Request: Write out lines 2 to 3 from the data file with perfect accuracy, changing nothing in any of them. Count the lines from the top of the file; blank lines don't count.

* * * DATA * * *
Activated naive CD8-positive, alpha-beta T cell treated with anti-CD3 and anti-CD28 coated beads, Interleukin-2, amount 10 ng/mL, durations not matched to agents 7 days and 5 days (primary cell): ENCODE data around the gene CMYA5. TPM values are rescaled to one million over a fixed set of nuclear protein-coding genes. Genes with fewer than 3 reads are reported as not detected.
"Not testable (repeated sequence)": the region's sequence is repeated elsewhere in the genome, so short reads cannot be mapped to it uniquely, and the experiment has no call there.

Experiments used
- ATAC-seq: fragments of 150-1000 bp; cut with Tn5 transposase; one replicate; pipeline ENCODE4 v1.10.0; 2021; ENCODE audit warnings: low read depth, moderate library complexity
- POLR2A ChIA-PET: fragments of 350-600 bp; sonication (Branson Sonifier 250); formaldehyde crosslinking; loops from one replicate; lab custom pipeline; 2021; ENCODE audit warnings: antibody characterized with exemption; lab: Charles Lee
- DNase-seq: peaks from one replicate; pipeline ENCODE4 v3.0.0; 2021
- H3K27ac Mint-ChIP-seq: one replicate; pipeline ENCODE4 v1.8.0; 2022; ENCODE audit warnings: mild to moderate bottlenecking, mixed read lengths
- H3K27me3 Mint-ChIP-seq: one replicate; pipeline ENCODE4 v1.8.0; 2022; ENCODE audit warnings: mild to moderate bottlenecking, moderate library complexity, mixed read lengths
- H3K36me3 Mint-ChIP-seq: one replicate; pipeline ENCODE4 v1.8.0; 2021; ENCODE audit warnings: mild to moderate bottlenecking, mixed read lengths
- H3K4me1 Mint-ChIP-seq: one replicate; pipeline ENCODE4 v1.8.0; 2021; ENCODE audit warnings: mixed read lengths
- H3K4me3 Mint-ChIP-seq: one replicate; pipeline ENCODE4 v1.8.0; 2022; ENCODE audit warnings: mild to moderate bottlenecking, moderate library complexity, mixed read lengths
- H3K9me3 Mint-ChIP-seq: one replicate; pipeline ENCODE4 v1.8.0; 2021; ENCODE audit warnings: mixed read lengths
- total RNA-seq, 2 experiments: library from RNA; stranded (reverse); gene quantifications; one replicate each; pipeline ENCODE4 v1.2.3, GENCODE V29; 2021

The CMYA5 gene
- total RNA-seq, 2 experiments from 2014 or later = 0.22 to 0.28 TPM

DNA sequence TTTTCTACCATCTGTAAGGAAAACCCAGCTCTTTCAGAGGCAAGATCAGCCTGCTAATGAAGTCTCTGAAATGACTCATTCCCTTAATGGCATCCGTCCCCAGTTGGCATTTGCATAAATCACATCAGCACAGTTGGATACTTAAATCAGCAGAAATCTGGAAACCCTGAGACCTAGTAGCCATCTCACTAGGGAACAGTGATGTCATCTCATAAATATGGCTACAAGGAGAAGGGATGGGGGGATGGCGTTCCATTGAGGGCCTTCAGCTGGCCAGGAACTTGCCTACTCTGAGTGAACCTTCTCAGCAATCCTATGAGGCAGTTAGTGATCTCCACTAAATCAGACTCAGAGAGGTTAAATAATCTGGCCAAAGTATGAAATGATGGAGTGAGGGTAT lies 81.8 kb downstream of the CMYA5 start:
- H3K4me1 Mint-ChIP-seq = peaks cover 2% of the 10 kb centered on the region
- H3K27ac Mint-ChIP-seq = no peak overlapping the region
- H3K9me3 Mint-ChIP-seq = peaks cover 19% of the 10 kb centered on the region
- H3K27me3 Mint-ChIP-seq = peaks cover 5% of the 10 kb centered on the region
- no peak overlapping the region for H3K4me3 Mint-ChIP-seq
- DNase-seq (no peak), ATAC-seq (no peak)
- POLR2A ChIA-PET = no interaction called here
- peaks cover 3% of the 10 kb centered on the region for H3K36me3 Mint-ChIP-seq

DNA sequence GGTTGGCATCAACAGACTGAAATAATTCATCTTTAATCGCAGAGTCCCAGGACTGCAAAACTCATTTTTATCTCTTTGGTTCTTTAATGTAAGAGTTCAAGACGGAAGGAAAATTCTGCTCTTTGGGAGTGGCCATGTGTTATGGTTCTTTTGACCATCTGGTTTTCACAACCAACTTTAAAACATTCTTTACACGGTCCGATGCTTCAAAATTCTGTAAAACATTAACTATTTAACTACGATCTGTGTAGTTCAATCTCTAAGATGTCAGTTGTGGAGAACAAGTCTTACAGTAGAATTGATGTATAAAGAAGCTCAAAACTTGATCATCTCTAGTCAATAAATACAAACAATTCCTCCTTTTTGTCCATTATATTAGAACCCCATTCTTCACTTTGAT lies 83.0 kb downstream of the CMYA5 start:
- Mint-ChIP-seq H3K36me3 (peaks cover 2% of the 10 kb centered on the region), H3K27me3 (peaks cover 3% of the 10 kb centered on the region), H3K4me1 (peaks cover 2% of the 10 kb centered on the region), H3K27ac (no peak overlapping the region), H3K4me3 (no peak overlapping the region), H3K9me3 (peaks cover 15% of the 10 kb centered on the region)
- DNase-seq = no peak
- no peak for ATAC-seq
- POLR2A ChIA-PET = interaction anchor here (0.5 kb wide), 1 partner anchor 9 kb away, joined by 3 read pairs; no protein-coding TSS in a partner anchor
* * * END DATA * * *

"Not testable (repeated sequence)": the region's sequence is repeated elsewhere in the genome, so short reads cannot be mapped to it uniquely, and the experiment has no call there.

Experiments used